Interestingly enough diastasis recti rarely occurs in women who regularly exercised before pregnancy, suggesting that weak abdominals may be a factor. If you feel like your ab muscles may be too weak, you can modify some exercises or even eliminate any activities like side crunches or Russian twists that engage the obliques as they're connected to the rectus abdominis.
Regulating the body's internal temperature while pregnant can be a challenging task, influenced by everything from digestion to exercise. As metabolism and blood volume increases in pregnancy, you'll start to feel warmer. Now, this is perfectly natural and nothing to worry about, but the risk of overheating (hyperthermia) does increase when exercising during pregnancy. So, if you're going to exercise, make sure to avoid hot, airless and humid environments.
Training in a climate-controlled environment, wearing clothes that breathe well and expose the skin, as well as performing shorter workouts at a moderate level of intensity, will all contribute to you feeling comfortable and avoiding overheating. Also, always remember to stay hydrated, as it supports heat regulation, as well as reduces the impact on joints as it due to to the added weight of that growing belly.
Benefits of third-trimester exercises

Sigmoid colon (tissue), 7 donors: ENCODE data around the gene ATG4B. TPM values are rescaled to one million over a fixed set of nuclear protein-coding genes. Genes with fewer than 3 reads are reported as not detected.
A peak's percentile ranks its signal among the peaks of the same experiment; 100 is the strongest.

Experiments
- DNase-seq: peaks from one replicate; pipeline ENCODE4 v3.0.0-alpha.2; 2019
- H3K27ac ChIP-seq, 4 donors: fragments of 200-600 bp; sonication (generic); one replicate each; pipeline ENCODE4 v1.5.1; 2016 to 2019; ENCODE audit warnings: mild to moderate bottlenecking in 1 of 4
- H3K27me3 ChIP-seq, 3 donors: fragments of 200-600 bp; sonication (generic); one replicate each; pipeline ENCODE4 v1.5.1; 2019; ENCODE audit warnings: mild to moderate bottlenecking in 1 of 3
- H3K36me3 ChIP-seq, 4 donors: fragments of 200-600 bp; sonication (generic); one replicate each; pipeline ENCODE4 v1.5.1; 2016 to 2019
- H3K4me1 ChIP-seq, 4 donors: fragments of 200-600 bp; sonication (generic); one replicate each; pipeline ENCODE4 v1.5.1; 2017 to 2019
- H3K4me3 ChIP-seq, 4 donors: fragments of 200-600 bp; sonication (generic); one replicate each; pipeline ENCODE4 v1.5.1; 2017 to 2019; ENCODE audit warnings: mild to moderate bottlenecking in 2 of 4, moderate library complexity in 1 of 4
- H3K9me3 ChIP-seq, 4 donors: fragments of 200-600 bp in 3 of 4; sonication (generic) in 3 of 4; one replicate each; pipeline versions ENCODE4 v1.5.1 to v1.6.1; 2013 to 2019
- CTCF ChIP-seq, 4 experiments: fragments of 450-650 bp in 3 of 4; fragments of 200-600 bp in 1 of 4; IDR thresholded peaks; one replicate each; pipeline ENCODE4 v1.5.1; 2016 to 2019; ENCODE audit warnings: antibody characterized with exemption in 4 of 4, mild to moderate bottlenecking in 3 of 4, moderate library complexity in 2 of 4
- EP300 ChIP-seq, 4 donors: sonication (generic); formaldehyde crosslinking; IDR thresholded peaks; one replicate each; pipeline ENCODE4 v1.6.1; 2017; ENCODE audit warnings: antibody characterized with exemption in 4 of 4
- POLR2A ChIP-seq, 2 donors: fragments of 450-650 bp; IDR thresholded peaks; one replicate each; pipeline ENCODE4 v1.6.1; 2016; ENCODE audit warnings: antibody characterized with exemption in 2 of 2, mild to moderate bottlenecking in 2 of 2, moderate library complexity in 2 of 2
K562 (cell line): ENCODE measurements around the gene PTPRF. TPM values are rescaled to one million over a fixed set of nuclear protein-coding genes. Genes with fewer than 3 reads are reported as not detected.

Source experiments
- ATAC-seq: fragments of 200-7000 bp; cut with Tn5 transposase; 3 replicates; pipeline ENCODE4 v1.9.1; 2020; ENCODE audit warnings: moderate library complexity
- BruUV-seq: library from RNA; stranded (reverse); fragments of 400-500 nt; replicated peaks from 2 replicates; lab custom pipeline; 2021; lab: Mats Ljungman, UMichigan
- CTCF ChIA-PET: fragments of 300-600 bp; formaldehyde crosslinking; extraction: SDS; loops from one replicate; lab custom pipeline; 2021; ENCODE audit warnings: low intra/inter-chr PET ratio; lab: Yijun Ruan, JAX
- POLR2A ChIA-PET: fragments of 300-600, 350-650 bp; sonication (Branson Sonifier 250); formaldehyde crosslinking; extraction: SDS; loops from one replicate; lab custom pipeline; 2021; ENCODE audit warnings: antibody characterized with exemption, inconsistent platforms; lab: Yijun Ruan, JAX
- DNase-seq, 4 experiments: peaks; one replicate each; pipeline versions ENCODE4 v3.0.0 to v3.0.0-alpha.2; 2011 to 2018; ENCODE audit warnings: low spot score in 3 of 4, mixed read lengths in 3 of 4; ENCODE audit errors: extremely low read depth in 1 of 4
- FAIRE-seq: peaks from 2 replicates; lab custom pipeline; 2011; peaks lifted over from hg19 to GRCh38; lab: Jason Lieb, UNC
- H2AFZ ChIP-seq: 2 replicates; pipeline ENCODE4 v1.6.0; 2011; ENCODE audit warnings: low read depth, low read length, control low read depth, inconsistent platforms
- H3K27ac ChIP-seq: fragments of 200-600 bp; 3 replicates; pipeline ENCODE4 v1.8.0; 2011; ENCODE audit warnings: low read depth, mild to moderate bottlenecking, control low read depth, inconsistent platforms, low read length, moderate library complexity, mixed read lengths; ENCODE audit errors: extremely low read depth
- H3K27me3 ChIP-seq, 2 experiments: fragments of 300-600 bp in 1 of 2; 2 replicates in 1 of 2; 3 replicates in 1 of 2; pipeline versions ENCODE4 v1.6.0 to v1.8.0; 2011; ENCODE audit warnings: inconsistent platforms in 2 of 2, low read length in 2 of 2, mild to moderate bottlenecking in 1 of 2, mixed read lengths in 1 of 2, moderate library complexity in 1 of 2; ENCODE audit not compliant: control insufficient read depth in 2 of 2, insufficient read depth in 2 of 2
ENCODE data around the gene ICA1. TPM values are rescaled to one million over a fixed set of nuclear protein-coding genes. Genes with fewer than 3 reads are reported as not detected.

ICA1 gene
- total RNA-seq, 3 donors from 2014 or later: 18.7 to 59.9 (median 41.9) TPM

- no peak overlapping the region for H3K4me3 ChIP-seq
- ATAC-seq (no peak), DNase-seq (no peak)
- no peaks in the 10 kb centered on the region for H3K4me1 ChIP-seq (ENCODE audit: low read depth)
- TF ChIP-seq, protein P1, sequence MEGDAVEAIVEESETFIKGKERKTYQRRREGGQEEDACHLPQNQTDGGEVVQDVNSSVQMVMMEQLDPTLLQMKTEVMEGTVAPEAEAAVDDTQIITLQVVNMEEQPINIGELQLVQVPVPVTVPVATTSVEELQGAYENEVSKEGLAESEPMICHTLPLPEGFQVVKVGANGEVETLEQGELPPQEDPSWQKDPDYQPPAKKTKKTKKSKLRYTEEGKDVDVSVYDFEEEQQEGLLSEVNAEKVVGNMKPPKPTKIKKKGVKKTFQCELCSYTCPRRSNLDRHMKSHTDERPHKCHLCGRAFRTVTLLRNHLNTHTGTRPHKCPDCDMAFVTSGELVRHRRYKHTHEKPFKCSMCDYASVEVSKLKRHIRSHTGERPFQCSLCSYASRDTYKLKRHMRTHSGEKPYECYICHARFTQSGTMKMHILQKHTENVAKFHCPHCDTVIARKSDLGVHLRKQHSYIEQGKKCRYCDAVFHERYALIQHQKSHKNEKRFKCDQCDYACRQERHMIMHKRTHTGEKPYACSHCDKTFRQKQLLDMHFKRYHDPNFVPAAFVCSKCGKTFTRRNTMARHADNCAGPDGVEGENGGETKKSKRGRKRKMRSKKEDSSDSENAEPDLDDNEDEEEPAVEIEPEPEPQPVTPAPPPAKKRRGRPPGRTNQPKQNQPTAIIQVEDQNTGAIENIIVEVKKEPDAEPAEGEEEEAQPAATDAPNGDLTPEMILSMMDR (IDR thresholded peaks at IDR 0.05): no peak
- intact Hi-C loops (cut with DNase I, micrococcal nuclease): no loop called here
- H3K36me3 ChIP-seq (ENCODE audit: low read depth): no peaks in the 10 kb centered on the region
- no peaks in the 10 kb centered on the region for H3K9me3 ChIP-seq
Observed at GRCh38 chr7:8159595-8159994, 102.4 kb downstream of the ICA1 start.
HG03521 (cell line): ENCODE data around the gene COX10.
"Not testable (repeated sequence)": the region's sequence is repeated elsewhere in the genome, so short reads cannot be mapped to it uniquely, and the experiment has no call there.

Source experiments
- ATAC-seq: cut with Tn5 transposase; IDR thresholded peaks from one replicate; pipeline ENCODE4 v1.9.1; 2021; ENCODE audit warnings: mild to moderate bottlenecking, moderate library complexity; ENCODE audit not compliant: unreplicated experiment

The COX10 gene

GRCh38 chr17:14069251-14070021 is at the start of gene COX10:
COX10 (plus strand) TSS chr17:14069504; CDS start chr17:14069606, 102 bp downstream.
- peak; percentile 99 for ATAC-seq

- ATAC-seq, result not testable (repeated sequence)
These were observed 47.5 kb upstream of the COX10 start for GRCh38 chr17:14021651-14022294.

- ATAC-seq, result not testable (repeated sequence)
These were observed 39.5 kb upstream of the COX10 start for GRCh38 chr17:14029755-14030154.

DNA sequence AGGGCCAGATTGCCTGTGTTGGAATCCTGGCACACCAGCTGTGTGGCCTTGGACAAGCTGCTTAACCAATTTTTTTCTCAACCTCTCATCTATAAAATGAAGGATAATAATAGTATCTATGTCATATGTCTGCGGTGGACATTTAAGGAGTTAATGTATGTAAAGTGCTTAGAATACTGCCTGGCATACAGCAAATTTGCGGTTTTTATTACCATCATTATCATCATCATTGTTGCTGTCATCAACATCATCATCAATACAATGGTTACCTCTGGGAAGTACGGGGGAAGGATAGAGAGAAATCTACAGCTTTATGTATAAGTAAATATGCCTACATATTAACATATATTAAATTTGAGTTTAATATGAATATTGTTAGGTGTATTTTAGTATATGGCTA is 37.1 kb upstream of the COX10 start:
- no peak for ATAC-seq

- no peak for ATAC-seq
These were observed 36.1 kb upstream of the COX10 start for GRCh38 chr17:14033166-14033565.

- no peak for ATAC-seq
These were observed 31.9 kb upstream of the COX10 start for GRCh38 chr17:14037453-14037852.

Improved cardiovascular function
Weight gain management
Reduced muscular and skeletal discomfort
Decreased lower extremity swelling
Reduced risk of developing gestational diabetes and hypertension/preeclampsia
Improved and stable mood
Lower body fat
Improved stress tolerance
Advanced neurobehavioral maturation
As you can see, there are a host of benefits associated with regular exercise during pregnancy. Whatever you do, always listen to your body and don't overexert yourself. Third-trimester activities are meant to be fun and simple, so let’s wrap this up with a list of the third trimester do’s and don’ts.
Third trimester exercise do’s and don’ts
Talk to your doctor regularly and make sure you’re in a healthy enough to exercise
Exercise moderately for a good 30 minutes most days of the week
Stay active daily and do low-impact exercises like swimming and cycling
Stay cool and work out in airy and well-ventilated spaces
Keep hydrated by drinking water all day long!
Kegel exercises daily to help strengthen your pelvic floor muscles
Have fun while training
Overexert yourself. Being out of breath and feeling a burn in your muscles when training is a good thing, but in the third trimester, it’s important to be gentle with yourself and your body
Deny downtime, you need to recover and enjoy nesting
Exercise if you feel dizzy or lightheaded, respect your limits and rest between sets if you need to
Participate in high-risk or high-impact activities such as contact sports -- avoid activities that increase the risk of accidents
Eat, rest, nest
It's quite amazing to see how women's bodies change and adapt when growing and to giving life to a baby, which in turn, will change the life of its parents too. Take good care of yourself during in your third and last trimester and before embarking on any intense training, remember that it’s a good time to eat healthy foods, rest, and nest! That way, you’ll have the energy you need to give your newborn baby your full attention.